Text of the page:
God's News Ticker

Is it “An eye for an eye” or “Love they neighbor”?

The problem involves the incident of the premature attempt on Jesus’s life and is quite interesting: 
In the Bible we have
Ex:21:24: Eye for eye, tooth for tooth, hand for hand, foot for foot,
Le:24:20: Breach for breach, eye for eye, tooth for tooth: as he hath caused a blemish in a man, so shall it be done to him again. 
De:19:19: Then shall ye do unto him, as he had thought to have done unto his brother: so shalt thou put the evil away from among you. De:19:21: And thine eye shall not pity; but life shall go for life, eye for eye, tooth for tooth, hand for hand, foot for foot.

And we have 
M’t:5:38: Ye have heard that it hath been said, An eye for an eye, and a tooth for a tooth:
M’t:5:39: But I say unto you, That ye resist not evil: but whosoever shall smite thee on thy right cheek, turn to him the other also.
[there follows a list of bad things happening to you which fall short of anal rape]
M’t:5:44: But I say unto you, Love your enemies, bless them that curse you, do good to them that hate you, and pray for them which despitefully use you, and persecute you;

That is to be read in the light of 
Lu:16:17: And it is easier for heaven and earth to pass, than one tittle of the law to fail.
M’t:5:18: For verily I say unto you, Till heaven and earth pass, one jot or one tittle shall in no wise pass from the law, till all be fulfilled.
Lu:16:17: And it is easier for heaven and earth to pass, than one tittle of the law to fail.

The interesting phrase is in M’t:5:38 above: “Ye have heard that it hath been said,…”

It is almost as if Jesus forgets that these are the words written in the infallible Bible – which is true and without error – and is saying “Although some people once said “an eye for an eye”, I’m telling you something else.” And surely that cannot be right?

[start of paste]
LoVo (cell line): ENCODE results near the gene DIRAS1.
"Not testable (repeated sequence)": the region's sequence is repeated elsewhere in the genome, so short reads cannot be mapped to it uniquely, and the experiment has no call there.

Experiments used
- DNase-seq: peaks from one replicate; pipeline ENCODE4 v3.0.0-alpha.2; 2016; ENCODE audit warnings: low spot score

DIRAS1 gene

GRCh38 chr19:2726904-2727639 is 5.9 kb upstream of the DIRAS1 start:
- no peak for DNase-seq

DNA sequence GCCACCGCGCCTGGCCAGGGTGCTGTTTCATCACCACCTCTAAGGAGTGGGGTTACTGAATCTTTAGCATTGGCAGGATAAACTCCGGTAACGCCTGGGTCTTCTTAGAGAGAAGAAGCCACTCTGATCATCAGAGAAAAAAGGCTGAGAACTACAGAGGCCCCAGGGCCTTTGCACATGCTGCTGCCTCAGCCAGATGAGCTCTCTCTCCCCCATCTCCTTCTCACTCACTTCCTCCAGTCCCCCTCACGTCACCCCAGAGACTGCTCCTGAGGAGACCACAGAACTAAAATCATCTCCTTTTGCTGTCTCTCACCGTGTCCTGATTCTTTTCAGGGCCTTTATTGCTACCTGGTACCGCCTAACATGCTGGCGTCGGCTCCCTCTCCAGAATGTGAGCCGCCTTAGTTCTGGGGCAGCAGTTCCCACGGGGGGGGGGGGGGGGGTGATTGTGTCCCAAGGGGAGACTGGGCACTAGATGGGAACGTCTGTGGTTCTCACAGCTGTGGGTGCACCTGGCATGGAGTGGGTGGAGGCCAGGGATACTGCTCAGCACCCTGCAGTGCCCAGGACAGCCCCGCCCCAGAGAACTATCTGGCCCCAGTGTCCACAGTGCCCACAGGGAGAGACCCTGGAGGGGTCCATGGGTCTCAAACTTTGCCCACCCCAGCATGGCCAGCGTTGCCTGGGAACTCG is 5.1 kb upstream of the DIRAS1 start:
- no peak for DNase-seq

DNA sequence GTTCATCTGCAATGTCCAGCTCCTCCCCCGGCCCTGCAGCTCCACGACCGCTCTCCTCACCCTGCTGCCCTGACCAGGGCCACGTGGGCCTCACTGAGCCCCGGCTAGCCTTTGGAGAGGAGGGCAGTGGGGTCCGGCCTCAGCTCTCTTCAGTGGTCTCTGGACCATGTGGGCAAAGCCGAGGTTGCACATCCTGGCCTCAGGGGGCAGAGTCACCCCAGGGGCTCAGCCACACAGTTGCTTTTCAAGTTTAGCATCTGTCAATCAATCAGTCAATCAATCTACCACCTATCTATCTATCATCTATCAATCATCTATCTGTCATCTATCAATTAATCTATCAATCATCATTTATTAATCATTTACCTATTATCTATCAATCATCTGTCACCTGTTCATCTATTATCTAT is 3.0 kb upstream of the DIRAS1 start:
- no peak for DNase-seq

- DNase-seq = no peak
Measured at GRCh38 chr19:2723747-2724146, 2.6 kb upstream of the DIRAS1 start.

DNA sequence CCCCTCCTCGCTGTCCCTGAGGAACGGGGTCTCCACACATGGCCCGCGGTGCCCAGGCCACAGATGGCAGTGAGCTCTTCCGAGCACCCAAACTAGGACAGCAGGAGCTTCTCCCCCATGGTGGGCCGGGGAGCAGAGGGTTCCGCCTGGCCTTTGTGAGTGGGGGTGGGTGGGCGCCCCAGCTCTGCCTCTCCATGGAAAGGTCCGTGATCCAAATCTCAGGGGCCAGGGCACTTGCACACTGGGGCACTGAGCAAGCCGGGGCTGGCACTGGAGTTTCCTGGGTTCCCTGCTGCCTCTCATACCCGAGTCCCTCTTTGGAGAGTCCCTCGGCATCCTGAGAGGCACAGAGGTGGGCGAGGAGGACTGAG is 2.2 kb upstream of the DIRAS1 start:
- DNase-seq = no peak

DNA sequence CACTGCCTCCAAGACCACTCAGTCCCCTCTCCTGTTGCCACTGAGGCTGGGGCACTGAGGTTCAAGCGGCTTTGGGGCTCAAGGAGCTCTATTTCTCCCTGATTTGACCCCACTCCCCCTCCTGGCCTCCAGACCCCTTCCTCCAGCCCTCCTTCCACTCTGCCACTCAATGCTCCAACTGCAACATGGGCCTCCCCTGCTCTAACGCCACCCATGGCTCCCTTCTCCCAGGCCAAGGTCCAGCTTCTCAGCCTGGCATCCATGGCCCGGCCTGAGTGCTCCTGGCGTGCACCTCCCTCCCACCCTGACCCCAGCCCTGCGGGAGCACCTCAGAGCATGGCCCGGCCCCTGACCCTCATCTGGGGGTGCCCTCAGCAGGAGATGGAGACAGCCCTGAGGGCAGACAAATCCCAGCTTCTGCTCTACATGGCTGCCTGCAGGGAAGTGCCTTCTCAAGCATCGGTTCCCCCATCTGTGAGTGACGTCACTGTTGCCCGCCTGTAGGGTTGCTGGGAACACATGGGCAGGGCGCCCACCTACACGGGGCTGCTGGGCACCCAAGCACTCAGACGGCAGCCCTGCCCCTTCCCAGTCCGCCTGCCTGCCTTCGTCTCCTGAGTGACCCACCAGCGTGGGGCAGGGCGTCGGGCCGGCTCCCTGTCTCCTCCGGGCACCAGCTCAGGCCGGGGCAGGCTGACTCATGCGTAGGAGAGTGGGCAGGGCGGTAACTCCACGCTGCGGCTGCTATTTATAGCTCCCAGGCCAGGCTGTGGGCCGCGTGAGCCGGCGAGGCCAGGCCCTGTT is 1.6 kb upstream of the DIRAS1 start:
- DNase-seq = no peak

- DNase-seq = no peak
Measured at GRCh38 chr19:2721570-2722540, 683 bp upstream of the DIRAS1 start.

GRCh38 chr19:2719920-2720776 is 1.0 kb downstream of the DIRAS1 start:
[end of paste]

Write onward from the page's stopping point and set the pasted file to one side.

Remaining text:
Yet De:19:19 says blasphemy and murder are of the same magnitude – insulting God and killing a child are the same in God’s eyes. However, if you say someone’s wife is, for example, “as ugly as a mud fence” then all that happens is that he gets to call your wife “pug-ugly.” And everyone goes away happy. However, if you kill his wife – he can kill yours and kill you and everyone goes away happy.

We know that Jesus understood this as we can read in Luke:4
Lu:4:16: And he came to Nazareth, where he had been brought up: and, as his custom was, he went into the synagogue on the sabbath day, and stood up for to read.
Lu:4:17: And there was delivered unto him the book of the prophet Esaias (Isaiah 58:6). 
Jesus then criticizes the prophet Elijah
Lu:4:28: And all they in the synagogue, when they heard these things, were filled with wrath,
Lu:4:29: And rose up, and thrust him out of the city, and led him unto the brow of the hill whereon their city was built, that they might cast him down headlong.
(Throwing people off cliffs was a sort of “passive” form of stoning – you hit the stones rather than the stones hitting you.)

Lu:4:30: But he passing through the midst of them went his way, (I like to see this as “With one mighty bound he was free!” – a minor miracle)

So did Jesus escape God’s Justice? Did the people let Him go because they “loved their neighbor” or was He making a greater point? 

Or did He know the prophecy (John 19:36) that He should not have broken bones when he died temporarily? If He knew the prophecy – and He knew everything, so he must’ve done – then it was a kindness to the crowd for Him to escape, because otherwise they would have been looking pretty stupid having thrown Him off a cliff and nothing happening.

Now this is a great point of theological argument and I had thought that I had found the answer:

Jesus’s words differentiate between our relationship with each other and our relationship with God.

But can this be true? Think of the incident in Luke:4! 

  1. Jesus is accused of blasphemy.
  2. The crowd want to kill Jesus.
  3. To want to kill God is Blasphemy writ large!
  4. The crowd should have been stoned.
  5. Jesus miraculously escapes!
  6. Jesus could have cause a hail of stones to wipe out the crown, thus killing them, but didn’t.

Jesus was re-enacting His own words by levelling the playing field – He was being both a man and God but with the emphasis on “man” (only using the “God” bit to escape without causing any harm.)

And I think that pretty much sums it up.

(Don’t forget that to tithe is your duty and that generous “love-donations” are always welcome.)

Show all replies.